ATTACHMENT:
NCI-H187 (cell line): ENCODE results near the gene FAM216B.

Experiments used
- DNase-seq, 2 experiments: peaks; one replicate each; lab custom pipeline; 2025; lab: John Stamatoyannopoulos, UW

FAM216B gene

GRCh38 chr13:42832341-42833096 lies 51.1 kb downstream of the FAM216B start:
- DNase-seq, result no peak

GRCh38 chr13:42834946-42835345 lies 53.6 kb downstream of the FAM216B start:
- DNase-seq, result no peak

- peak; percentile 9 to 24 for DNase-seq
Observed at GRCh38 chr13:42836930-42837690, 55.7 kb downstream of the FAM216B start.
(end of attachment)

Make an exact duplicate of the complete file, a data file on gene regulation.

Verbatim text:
NCI-H187 (cell line): ENCODE results near the gene FAM216B.

Experiments used
- DNase-seq, 2 experiments: peaks; one replicate each; lab custom pipeline; 2025; lab: John Stamatoyannopoulos, UW

FAM216B gene

GRCh38 chr13:42832341-42833096 lies 51.1 kb downstream of the FAM216B start:
- DNase-seq, result no peak

GRCh38 chr13:42834946-42835345 lies 53.6 kb downstream of the FAM216B start:
- DNase-seq, result no peak

- peak; percentile 9 to 24 for DNase-seq
Observed at GRCh38 chr13:42836930-42837690, 55.7 kb downstream of the FAM216B start.